Neil Peterson: Communicating for the Legacy
Menadžment i komunikacije
53 minute, 53 sekunde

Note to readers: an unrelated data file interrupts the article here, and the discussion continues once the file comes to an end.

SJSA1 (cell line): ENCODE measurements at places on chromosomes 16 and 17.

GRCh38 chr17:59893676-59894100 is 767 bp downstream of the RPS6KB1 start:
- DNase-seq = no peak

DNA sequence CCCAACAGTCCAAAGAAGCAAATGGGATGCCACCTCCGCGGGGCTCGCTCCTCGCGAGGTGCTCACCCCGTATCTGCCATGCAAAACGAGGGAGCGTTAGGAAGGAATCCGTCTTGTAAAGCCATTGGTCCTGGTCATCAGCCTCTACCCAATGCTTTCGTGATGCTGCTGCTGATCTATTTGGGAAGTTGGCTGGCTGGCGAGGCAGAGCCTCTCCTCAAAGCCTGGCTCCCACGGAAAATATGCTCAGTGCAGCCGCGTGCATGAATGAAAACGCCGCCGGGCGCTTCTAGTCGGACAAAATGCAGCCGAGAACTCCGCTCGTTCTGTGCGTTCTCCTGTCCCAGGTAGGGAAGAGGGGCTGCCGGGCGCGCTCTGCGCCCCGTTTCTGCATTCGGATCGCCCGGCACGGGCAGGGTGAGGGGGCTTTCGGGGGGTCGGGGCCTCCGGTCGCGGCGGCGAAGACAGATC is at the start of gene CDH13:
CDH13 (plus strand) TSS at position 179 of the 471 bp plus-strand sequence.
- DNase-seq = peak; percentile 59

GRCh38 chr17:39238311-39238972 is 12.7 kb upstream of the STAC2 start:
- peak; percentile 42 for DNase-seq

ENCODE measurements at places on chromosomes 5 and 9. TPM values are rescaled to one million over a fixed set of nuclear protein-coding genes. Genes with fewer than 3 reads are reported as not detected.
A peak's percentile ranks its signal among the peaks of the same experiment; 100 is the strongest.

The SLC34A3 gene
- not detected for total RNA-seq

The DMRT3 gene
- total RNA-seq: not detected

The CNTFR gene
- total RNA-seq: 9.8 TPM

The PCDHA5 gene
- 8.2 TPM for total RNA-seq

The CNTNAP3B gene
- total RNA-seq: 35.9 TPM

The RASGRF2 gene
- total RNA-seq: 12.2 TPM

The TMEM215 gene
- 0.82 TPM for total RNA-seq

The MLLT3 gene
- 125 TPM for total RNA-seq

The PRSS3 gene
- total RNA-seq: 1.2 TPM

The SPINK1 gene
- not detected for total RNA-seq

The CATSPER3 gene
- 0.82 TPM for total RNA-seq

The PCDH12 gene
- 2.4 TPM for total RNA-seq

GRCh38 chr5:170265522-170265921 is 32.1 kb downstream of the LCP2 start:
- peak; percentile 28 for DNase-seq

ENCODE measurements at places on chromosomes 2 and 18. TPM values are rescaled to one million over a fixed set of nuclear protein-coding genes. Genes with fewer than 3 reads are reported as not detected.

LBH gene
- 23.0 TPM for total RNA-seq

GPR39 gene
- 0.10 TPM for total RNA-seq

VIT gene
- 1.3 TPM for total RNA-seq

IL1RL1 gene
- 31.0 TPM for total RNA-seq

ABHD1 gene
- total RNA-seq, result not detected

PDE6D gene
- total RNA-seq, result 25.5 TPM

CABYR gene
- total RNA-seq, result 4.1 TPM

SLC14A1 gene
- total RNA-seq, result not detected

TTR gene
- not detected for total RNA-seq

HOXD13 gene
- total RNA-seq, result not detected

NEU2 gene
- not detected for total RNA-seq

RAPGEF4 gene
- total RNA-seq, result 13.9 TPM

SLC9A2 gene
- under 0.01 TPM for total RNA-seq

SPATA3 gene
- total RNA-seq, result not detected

A journey of a thousand miles starts with the first step, as the old Chinese proverb tells us. The more successfully European Capitals of Culture manage the early steps of their task, the stronger and more successful becomes the subsequent legacy. A European Capital of Culture is effectively 4 projects: a) The transition from Bidding to Delivery organisation; b) The development of the Artistic programme for the year; c) The delivery of “The Year”; d) The long term legacy – though which the City; should, ideally, feel and work differently. The transition is often the most difficult and problematic time. And if things start to go wrong or are badly managed in those early couple of years, inevitably the team spends much of the buildup period in firefighting mode. The result is that much of the focus is on recovery, and even if the year itself is eventually a success, the longer-term impacts are less so. In Peterson’s experience – which he will share during his lecture and the seminar – if the right focus is given to communication and planning processes in that transitional period, there is a much better chance of the longer term impact of the city. Developing a clear and shared City narrative, managing the expectations of the public and key stakeholders, and an honest recognition that not everything will work perfectly during the buildup years form part of an approach to communication which will get people on your side. It is also important both to set out and deliver against some clear milestones so that people can sense positive change, even though there will also be some setbacks. This lecture will share examples of how some ECoCs have been able to deliver this and demonstrate some avoidable pitfalls. It will also cover the ability to develop shared objectives with key stakeholders at the national and regional level in order to deliver improvements to areas such as tourism. Finally, we will also be examining the importance of linking the evaluation and monitoring framework to communication so that the sense of positive change taking place can be measured and shared.